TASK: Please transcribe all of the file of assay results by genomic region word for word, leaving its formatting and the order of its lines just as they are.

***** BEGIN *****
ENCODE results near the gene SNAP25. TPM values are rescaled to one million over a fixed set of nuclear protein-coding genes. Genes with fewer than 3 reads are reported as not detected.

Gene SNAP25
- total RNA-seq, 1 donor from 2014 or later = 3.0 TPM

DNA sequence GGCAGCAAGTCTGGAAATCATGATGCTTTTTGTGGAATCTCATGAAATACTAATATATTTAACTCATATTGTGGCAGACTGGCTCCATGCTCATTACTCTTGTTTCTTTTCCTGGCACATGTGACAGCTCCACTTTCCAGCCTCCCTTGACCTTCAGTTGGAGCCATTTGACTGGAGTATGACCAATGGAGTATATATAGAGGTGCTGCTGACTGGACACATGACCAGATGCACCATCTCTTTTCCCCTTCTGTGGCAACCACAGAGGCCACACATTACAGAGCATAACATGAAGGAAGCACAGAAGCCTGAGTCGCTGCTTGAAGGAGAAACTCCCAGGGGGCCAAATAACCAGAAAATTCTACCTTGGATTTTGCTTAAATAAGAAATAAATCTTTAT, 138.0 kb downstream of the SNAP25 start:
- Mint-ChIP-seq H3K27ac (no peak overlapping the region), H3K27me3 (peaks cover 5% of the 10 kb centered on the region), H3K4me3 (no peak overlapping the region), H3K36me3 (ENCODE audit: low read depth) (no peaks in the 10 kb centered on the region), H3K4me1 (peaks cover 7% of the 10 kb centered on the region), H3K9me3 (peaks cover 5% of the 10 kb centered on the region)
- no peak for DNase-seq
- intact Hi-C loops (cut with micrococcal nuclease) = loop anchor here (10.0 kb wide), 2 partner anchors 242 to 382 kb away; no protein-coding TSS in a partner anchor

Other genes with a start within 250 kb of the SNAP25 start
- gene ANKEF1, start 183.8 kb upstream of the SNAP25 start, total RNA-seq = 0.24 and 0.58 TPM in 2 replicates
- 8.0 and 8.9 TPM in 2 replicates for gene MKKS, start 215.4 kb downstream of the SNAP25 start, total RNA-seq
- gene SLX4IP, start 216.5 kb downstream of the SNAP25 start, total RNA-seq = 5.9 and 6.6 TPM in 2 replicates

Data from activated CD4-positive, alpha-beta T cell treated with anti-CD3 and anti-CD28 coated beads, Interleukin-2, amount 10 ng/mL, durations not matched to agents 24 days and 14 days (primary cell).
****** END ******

ENCODE results near the gene SNAP25. TPM values are rescaled to one million over a fixed set of nuclear protein-coding genes. Genes with fewer than 3 reads are reported as not detected.

Gene SNAP25
- total RNA-seq, 1 donor from 2014 or later = 3.0 TPM

DNA sequence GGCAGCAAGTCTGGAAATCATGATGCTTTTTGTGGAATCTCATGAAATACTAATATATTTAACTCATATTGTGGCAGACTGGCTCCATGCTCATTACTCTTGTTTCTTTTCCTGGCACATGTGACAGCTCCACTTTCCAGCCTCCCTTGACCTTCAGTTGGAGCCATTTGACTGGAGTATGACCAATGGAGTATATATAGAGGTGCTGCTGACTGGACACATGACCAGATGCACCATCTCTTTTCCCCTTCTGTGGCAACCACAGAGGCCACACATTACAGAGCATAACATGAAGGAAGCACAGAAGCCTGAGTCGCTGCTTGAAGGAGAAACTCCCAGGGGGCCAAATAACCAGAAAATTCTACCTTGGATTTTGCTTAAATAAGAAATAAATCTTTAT, 138.0 kb downstream of the SNAP25 start:
- Mint-ChIP-seq H3K27ac (no peak overlapping the region), H3K27me3 (peaks cover 5% of the 10 kb centered on the region), H3K4me3 (no peak overlapping the region), H3K36me3 (ENCODE audit: low read depth) (no peaks in the 10 kb centered on the region), H3K4me1 (peaks cover 7% of the 10 kb centered on the region), H3K9me3 (peaks cover 5% of the 10 kb centered on the region)
- no peak for DNase-seq
- intact Hi-C loops (cut with micrococcal nuclease) = loop anchor here (10.0 kb wide), 2 partner anchors 242 to 382 kb away; no protein-coding TSS in a partner anchor

Other genes with a start within 250 kb of the SNAP25 start
- gene ANKEF1, start 183.8 kb upstream of the SNAP25 start, total RNA-seq = 0.24 and 0.58 TPM in 2 replicates
- 8.0 and 8.9 TPM in 2 replicates for gene MKKS, start 215.4 kb downstream of the SNAP25 start, total RNA-seq
- gene SLX4IP, start 216.5 kb downstream of the SNAP25 start, total RNA-seq = 5.9 and 6.6 TPM in 2 replicates

Data from activated CD4-positive, alpha-beta T cell treated with anti-CD3 and anti-CD28 coated beads, Interleukin-2, amount 10 ng/mL, durations not matched to agents 24 days and 14 days (primary cell).